However, "transition" usually refers to animations. The VT5, like the original Toaster, is capable of transitions of unlimited complexity, including everything from keying, to image distortion, to 3D transformations. I do not know how these effects ("DVEs" or Digital Video Effects) are authored at this time.

VT[5] comes with too many effects to list here. Some include: Page curls (seen above) which peel back the current image, complete with accurate distortions, to reveal the next one. 3D transforms where the current image is mapped onto a cube which flies away. A rotating circle of light which wipes one image into the next. A sponge which "wipes away" one image to reveal the next. Many others that would look at home on Home Improvement.

Footnote: It has been stated that the Video Toaster was actually used for the transitions on Home Improvement. This is false; a production staff member informed me that they used a completely different system.

Any of these transitions can be triggered by using the Auto button, or you can operate them manually with the virtual T-bar using the mouse, or you can use the external control surface (RS-8, LC-11, etc.) In general, pretty much everything on the Switcher is accessible from those surfaces.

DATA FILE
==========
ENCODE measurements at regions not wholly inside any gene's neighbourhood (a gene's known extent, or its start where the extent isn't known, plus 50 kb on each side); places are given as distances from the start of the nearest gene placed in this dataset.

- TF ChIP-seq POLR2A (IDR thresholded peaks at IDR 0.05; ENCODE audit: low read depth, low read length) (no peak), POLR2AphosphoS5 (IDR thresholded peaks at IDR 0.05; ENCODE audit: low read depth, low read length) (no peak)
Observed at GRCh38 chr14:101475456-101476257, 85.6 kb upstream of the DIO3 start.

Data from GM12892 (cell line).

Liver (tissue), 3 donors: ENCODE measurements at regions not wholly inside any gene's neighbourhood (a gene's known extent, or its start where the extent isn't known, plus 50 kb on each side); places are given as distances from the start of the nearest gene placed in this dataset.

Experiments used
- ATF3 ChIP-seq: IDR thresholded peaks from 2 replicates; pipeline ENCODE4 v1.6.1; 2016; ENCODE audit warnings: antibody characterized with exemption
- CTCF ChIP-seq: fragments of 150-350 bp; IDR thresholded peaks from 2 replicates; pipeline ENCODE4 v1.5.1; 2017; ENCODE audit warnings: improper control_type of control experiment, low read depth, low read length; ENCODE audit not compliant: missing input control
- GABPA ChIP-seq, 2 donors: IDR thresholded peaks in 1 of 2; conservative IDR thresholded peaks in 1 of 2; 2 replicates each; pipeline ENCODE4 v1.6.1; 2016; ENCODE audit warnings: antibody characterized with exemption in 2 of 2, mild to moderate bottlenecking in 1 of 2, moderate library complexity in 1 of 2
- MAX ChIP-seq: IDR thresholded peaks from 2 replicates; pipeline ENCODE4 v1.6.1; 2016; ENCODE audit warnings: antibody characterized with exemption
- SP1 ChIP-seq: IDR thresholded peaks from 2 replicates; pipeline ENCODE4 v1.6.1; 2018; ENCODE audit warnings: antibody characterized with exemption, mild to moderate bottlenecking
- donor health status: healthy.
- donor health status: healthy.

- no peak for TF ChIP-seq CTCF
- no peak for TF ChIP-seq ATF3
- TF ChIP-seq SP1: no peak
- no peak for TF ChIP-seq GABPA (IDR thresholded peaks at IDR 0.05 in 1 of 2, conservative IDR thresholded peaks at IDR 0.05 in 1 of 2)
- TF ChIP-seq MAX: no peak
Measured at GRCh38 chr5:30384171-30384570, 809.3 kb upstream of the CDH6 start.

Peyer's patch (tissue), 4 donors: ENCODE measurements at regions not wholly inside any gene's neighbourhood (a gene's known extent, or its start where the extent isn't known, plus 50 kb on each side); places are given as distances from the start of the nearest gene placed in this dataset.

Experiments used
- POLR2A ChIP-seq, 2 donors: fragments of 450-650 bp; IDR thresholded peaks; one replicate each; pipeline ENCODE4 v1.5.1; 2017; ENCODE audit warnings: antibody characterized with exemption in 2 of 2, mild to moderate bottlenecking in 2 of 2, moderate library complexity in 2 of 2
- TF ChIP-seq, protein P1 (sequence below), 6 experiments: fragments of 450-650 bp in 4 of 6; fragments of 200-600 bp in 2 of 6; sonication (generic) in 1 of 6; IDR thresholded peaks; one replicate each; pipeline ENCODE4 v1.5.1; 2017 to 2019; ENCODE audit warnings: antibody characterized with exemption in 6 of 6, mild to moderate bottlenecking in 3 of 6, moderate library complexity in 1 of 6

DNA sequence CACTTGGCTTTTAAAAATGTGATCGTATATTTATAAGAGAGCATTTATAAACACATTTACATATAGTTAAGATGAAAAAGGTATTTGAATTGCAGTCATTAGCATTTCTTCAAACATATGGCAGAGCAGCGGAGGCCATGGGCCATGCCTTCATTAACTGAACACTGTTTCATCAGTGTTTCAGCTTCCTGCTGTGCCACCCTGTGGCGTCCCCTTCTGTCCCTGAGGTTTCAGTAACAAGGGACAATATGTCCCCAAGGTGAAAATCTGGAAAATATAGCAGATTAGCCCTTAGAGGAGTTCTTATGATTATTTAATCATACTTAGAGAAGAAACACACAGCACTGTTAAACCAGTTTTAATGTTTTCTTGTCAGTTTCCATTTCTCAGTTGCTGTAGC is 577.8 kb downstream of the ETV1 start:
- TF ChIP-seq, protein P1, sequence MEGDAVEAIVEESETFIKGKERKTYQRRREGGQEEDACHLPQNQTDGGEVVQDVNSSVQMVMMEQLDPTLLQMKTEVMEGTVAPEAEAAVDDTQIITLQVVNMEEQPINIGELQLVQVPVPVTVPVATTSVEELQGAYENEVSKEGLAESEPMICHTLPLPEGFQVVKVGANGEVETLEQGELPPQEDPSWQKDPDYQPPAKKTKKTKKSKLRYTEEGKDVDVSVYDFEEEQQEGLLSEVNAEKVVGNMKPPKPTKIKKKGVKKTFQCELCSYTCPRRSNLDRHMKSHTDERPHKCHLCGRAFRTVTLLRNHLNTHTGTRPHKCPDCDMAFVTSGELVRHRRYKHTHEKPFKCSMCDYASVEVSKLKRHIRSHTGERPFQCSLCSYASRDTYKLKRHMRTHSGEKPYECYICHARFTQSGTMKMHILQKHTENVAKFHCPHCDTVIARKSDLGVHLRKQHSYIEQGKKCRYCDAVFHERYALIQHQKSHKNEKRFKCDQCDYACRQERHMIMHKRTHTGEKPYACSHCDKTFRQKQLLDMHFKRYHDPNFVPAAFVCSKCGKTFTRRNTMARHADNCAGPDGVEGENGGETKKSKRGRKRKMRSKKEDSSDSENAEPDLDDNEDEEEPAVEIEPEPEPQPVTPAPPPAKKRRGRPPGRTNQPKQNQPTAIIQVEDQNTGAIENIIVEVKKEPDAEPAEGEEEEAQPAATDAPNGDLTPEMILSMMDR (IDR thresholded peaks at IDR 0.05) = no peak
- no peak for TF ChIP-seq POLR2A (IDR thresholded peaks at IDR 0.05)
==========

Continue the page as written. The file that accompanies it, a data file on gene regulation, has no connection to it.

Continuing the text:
Finally there is the DSK feature. I admit to not fully understanding this yet - my one hardware-based switcher with DSKs supports full transformation and positioning of them, and I'm not sure why one would want a DSK if it couldn't do that, yet this one seems to do little more than let you overlay one more input on the entire screen, with few options. I feel like I am missing something.

Here are two radically different setups. Let's list the differences in the first picture:

The second screenshot is a heavily reduced one (in fact, I could have collapsed the preview display to make it even more compact) which presents nothing more than an 8 input switcher and a program display. You could probably run this comfortably on a then-state-of-the-art 640x480 touchscreen for a truly compact switching system.

When coupled with the SX-8 breakout box (and possibly without it; I am not sure) VT[5] can mix 8 channels of audio. I do not know all the details of this feature, but the Automate section on the right offers 18 presets for all the controls, which can be faded; when you hit Go, the audio will actually gradually transition from one preset to the next.